Ever since the Oculus Rift and HTC Vive debuted, the Vive has had one significant feature that the Rift lacked: handheld controls. While not technically necessary for VR gaming, as many games default to an Xbox controller, the Vive’s support for touch controls was a critical difference that led some sites to endorse it over the Rift — despite the Vive’s $800 price, as opposed to Oculus’ $600. Oculus has been working on its own touch controls for some time, and the company finally debuted them at Oculus Connect this week, along with an expected $200 price tag.
Early feedback from reviewers who have spent time with the controls has been quite positive. The new system comes with a second sensor for detecting the environment around you. If you want a room-scale VR experience like the Vive offers, you’ll need to pony up an additional $79 for a third camera, which does make the Oculus + Touch + third sensor more expensive than the Vive’s base price ($879 versus $800). It’s not yet clear if the third sensor offers Oculus more flexibility in room-scale VR than HTC can offer, or if Oculus will create a bundled SKU that matches the Vive’s $800 price point. Both CNET and Ars Technica have published detailed reports on the various Touch-compatible games and the overall experience of using the hardware.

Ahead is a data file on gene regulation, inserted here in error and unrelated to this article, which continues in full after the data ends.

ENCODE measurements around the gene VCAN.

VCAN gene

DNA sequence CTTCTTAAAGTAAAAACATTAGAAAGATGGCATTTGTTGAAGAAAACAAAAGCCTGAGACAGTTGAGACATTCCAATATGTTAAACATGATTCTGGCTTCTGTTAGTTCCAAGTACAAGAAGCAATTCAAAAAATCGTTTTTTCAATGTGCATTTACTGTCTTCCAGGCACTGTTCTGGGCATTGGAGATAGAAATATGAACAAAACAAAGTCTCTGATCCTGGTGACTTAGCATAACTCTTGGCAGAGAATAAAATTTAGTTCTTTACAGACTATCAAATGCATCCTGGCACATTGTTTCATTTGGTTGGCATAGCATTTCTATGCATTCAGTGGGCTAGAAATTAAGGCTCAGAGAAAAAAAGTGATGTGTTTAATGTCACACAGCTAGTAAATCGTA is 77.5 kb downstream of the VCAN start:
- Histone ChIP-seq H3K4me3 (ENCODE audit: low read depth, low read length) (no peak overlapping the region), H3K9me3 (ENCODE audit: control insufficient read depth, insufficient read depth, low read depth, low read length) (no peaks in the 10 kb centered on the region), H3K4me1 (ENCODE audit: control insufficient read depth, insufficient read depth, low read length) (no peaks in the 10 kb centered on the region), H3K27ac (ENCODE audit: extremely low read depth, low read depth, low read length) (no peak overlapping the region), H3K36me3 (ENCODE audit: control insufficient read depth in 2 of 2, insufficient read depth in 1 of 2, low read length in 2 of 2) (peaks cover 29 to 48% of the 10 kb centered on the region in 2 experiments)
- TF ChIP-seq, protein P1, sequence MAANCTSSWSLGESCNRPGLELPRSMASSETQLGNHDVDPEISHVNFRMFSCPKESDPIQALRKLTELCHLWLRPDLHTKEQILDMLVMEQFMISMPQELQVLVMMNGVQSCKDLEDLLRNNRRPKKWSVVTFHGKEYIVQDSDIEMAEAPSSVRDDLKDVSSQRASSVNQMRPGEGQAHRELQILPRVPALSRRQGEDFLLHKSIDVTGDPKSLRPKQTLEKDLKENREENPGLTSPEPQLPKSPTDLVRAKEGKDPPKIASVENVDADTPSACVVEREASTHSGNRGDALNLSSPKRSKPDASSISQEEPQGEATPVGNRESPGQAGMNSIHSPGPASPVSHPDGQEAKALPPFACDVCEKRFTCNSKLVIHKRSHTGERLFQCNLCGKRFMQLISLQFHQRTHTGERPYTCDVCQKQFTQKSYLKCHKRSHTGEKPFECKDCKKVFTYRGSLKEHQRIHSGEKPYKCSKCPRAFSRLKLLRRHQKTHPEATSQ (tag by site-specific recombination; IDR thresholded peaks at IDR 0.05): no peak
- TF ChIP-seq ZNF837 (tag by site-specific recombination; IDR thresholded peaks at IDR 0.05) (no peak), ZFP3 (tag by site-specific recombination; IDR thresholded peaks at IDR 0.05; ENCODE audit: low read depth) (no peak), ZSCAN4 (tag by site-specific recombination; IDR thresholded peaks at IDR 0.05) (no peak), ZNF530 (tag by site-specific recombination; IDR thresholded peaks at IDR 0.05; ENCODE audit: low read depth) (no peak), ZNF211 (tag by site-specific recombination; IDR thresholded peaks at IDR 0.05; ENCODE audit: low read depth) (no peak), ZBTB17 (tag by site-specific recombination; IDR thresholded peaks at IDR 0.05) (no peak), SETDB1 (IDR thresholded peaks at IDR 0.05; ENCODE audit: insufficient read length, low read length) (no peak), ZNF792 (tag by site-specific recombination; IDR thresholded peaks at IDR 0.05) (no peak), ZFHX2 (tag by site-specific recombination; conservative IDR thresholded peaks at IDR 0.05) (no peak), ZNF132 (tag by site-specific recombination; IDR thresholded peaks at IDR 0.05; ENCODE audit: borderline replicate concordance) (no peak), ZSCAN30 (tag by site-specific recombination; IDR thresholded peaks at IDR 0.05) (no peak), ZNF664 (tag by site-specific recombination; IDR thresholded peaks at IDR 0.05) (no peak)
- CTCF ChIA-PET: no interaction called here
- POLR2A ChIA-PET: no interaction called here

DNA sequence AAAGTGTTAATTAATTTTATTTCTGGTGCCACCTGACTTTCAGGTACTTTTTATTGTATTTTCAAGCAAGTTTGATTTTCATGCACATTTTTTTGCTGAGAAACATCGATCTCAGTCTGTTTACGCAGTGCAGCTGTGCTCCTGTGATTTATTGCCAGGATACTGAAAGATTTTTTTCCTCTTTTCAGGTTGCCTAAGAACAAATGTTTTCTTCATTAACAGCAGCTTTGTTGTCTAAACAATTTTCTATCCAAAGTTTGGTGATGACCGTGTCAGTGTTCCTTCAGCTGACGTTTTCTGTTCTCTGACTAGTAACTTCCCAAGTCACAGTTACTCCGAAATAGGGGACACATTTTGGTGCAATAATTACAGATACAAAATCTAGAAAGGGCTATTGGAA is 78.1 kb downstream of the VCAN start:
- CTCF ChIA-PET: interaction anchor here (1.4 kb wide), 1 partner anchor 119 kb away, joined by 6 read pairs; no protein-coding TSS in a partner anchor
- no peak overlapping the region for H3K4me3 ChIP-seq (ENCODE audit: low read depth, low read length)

The Touch controllers can sense how hard you push a button, not just whether you push it, and can tailor what happens in-game accordingly. The controllers are designed to stay balanced in the space between your thumb and index finger, Ars reports, rather than requiring you to grip them with most of your fingers at any given time. This allows for a great deal of input flexibility and allows the entire hand to be used for game control, while still offering an array of buttons and switches for complex controls. Overall, the new controllers seem to be more flexible and capable than the hardware shipping with the Vive today, though that’s a preliminary conclusion. Ars notes that the device wasn’t perfect and that they had a few instances where the controllers either lagged or stuttered, but that this wasn’t very common.
The general consensus across the nascent VR industry is handheld motion controls that give the user an intuitive way to interact with games, while simultaneously offering flexible inputs, is the way to both deepen realism and create new types of experiences. If putting on the headset creates a feeling of “being there,” being able to interact with objects through hand gestures cements and improves that feeling. Touch and sight are two of the most important ways we engage with our environments. Incorporating gestures makes intuitive sense in this context.
There’s no word if Oculus or Vive intend to follow a yearly product cadence. If the Rift’s touch solution is markedly better than HTC’s, we can see HTC bringing its own updates to market. But there’s been little talk at this point of how such solutions will fit with first-generation peripherals.